“To make it matter here,” says White, “church must real. These kids can spot crap from a mile away. But it also has to be relational. This is harder, because while this generation is yearning for community in general, in specific they don’t want it. They want to be just as autonomous as their screwed-up parents. Our job is to be honest and open enough that we can make a place for them in this community, where they will discover their needs being met and find a place to serve.”
This commitment to community and mutual accountability is reinforced throughout the week at Circle, with the vast majority of the congregation’s activities taking place outside of their second story expanse. Circle’s ministry is anchored by several home “cell” groups, where all of the community’s members meet to study Scripture, share needs, pray together, and plan outreach. They recently decided to turn their meeting room into a coffee house and art gallery during the weekends.
But perhaps the most hopeful turn has been Circle’s commitment to expand its staff and programs to make the church more accessible to African Americans. When White moved to Philadelphia, he hoped to forge a multi-racial, ethnically diverse community. After two years he realizes that goal may have been naive, and that he may have under-estimated the cultural baggage that even his untraditional alternachurch model brought.
To rectify this, Circle has attained a grant to hire an African-American co-pastor, who will share White’s duties and leadership. White is also forging partnerships with some black congregations to broaden his accountability base and school his young congregation in cross-cultural urban outreach.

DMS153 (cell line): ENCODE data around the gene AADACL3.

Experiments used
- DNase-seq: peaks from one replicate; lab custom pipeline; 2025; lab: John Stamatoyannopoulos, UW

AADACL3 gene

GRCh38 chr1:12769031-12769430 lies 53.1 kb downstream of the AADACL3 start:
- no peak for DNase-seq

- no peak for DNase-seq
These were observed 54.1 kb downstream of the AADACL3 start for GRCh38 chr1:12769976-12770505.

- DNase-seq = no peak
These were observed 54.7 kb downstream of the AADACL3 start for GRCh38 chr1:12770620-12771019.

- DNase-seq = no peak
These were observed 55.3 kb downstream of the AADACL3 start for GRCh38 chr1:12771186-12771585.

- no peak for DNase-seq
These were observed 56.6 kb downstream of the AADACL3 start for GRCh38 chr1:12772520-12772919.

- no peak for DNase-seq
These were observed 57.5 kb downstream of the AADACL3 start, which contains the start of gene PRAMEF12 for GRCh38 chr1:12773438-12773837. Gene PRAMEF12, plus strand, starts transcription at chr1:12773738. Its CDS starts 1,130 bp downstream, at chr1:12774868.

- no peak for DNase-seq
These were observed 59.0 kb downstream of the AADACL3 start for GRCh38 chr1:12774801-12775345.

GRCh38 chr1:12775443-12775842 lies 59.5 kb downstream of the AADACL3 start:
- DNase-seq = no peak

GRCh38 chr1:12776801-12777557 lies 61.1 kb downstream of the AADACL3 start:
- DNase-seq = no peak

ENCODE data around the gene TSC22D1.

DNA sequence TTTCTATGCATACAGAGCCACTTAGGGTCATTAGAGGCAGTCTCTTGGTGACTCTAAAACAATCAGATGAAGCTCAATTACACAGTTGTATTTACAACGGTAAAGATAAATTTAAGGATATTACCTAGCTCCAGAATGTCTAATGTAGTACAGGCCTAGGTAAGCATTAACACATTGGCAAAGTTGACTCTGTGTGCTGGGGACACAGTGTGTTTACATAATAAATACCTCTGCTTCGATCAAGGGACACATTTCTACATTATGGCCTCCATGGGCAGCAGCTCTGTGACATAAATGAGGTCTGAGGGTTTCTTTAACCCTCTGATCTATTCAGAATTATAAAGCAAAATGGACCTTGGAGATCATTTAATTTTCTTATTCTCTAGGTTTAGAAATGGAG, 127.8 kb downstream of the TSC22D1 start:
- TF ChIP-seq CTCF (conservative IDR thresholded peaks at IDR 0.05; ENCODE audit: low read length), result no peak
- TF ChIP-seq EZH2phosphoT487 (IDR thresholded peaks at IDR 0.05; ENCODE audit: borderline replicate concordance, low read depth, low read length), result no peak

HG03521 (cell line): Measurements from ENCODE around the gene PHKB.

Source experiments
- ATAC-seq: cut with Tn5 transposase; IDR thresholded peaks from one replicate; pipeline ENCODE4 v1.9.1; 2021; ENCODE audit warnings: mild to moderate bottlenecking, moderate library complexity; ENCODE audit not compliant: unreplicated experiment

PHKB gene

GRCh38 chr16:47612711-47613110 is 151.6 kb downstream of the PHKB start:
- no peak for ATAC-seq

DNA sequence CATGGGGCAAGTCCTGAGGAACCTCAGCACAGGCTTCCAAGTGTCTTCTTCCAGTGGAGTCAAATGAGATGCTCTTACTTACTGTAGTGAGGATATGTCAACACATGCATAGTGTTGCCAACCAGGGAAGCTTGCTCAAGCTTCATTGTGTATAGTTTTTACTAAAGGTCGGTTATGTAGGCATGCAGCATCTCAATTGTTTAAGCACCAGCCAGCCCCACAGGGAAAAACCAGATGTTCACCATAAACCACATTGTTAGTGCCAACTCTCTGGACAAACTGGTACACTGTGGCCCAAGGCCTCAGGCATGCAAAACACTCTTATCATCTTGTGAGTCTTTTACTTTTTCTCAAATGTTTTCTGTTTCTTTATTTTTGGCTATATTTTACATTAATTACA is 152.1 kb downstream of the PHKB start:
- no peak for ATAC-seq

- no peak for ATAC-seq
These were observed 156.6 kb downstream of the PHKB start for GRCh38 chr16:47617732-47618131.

“We simply don’t know how to reach out to the restless black young adults in our communities,” says White. “We don’t know how to not be a white church. We need to unlearn that.”
On the Street in St. Petersburg In St. Petersburg, Florida, another alternachurch is struggling with a different kind of cross-cultural ministry. The Refuge is just a few blocks from the heart of downtown, on the main artery leading to the stadium that will host the city’s major league baseball team beginning next year, and only a few blocks from the site of last year’s race riots.
Reinventing church for the southern city’s street kids, skinheads, punks and skaters, the Refuge is known for its uncompromising commitment to social action and advocacy, as well as its old-fashioned evangelism.
Led by Bruce Wright, The Refuge has become one of the country’s most innovative and provocative alternachurches. Wright is a graduate of Liberty University (“Falwell would have a fit if he came here,” he says, smiling), who recently received his MA in social work and counseling. He started the church (and its coffee-house/ concert-venue incarnation, Joe Mocha’s), in the early ‘90s with hopes of reaching dropouts and St. Pete’s growing underclass.